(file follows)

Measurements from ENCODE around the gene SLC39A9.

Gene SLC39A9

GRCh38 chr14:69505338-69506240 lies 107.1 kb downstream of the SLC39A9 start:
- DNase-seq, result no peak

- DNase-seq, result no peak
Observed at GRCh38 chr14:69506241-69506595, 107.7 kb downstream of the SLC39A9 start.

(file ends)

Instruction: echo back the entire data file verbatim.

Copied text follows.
Measurements from ENCODE around the gene SLC39A9.

Gene SLC39A9

GRCh38 chr14:69505338-69506240 lies 107.1 kb downstream of the SLC39A9 start:
- DNase-seq, result no peak

- DNase-seq, result no peak
Observed at GRCh38 chr14:69506241-69506595, 107.7 kb downstream of the SLC39A9 start.